Many of today’s security technologies are designed around the detection of threats to information technology (IT). However, networks and endpoints now include legacy Operational Technology (OT), Internet of Things (IoT) devices, applications and other new types of connections that are not protected.
Operational technology and IoT devices vastly outnumber IT devices. They also have their own unique operating systems.
The typical IT-centric approach and tools currently used to protect communications fail to address known vulnerabilities inherent in the wide array of architectures, software, and equipment. The reason is – they are designed and built primarily for “open” communications framework as opposed to a Zero Trust framework.
In short, operational technology is too complex and diverse to protect with an IT approach and tools, too expensive to replace and become increasingly hard to manage.
With the exposure of recent breaches such as the one involving SolarWinds, it is now painfully apparent that “the bad guys” are deeper in our networks and endpoints than we thought.
The other realization is that these hackers are not the lone person operating out of a basement or warehouse. Cyber criminals are well-financed, highly skilled professionals. They often work directly for nation-states and use increasingly more sophisticated tools and techniques. What’s more, they are targeting industries and government agencies where they can either cause the most damage (disrupting critical infrastructure and services) or gather the most sensitive data possible to hold for ransom.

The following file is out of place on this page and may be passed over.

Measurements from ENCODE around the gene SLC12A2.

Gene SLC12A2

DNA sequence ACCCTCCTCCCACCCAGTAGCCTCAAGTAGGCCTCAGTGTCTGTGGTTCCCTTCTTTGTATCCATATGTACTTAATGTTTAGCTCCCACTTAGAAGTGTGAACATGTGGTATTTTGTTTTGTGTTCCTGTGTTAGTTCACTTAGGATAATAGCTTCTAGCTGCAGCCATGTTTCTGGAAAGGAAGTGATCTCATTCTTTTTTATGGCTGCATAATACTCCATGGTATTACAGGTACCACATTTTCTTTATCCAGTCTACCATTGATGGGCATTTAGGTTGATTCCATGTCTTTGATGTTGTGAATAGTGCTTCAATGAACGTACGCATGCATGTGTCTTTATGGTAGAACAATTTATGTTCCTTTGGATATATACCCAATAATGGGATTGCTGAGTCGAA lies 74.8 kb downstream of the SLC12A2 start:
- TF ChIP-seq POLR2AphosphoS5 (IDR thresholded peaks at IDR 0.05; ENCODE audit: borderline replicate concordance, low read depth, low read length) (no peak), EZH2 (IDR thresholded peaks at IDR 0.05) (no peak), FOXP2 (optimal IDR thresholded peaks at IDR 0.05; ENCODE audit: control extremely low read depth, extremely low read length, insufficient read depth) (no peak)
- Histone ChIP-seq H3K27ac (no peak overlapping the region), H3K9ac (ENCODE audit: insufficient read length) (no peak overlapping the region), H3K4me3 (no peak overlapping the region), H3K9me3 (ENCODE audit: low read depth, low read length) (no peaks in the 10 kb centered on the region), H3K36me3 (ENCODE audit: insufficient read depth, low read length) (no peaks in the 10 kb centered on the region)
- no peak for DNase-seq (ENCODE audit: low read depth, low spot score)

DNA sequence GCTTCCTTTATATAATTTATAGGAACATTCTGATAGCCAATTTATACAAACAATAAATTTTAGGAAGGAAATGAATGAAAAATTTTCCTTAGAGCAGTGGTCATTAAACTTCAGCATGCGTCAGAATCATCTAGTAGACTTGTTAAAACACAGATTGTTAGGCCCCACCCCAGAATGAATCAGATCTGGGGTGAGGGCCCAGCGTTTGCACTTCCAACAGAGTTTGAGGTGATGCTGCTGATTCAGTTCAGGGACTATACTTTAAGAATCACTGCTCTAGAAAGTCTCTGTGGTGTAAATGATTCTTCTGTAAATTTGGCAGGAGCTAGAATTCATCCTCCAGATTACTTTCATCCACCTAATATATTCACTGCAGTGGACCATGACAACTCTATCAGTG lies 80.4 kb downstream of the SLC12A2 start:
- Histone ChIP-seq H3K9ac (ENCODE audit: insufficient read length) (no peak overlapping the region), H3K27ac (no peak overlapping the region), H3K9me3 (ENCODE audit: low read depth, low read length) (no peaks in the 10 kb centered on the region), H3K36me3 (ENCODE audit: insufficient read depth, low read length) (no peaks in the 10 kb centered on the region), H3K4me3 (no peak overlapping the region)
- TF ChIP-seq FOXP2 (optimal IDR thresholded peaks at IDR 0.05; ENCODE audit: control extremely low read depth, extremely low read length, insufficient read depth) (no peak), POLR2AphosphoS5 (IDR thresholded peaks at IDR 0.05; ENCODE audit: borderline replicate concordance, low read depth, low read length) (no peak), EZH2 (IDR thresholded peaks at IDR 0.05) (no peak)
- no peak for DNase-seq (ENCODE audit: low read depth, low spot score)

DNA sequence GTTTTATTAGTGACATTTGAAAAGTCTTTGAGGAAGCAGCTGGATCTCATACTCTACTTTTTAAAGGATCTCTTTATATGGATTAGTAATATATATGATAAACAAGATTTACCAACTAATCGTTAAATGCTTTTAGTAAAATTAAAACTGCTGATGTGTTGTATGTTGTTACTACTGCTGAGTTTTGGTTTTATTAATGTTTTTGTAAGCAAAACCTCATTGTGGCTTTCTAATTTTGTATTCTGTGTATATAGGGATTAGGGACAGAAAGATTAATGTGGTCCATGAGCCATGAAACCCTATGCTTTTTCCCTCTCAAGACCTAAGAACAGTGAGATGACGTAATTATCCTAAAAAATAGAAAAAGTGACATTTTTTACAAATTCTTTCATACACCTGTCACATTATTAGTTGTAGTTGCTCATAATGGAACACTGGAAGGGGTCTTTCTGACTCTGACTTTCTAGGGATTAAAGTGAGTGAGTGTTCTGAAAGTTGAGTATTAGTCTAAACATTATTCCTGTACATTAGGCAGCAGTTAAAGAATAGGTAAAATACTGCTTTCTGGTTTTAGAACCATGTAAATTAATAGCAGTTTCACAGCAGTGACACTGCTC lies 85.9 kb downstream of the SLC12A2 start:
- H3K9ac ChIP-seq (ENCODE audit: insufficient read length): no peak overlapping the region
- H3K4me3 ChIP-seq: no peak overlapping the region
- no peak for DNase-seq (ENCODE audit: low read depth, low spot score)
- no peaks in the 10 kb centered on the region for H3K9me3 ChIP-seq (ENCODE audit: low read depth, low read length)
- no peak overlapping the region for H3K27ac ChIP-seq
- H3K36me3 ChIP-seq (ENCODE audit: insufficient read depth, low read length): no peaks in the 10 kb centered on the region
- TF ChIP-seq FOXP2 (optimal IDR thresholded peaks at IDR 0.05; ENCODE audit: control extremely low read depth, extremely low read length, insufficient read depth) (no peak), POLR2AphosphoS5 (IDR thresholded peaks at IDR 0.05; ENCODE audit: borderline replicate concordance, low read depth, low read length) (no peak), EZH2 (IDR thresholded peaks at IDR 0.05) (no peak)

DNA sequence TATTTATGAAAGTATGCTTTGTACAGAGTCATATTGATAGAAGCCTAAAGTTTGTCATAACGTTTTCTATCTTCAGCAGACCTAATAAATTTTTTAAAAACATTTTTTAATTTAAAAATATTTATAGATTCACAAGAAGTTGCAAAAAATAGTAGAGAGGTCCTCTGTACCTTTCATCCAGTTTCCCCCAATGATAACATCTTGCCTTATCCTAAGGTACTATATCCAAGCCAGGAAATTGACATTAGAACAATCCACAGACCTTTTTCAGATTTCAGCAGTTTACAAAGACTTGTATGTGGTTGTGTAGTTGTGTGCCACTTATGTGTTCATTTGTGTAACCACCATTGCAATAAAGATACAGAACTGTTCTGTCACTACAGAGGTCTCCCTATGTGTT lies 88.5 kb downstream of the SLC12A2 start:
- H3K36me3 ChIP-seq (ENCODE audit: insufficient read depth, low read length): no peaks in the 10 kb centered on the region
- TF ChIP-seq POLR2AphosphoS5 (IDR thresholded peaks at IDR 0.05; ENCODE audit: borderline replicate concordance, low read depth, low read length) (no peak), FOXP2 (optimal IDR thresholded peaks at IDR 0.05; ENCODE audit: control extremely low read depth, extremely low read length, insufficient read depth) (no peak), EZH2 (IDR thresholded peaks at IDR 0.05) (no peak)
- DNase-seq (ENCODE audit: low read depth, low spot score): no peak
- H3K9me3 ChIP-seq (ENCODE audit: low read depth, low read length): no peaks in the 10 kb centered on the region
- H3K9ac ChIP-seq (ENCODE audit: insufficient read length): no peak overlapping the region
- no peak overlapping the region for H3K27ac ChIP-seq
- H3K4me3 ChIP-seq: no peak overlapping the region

Adopting a Zero Trust framework and culture has become the obvious choice for mitigating risk and reducing losses of data, assets and lives.
The Onclave platform and how we align with the new Zero Trust Architecture developed by the National Institute of Standards and Technology (NIST) and all of their contributors, offers enterprises the fastest, most secure path to establishing secure communications and a Zero Trust state.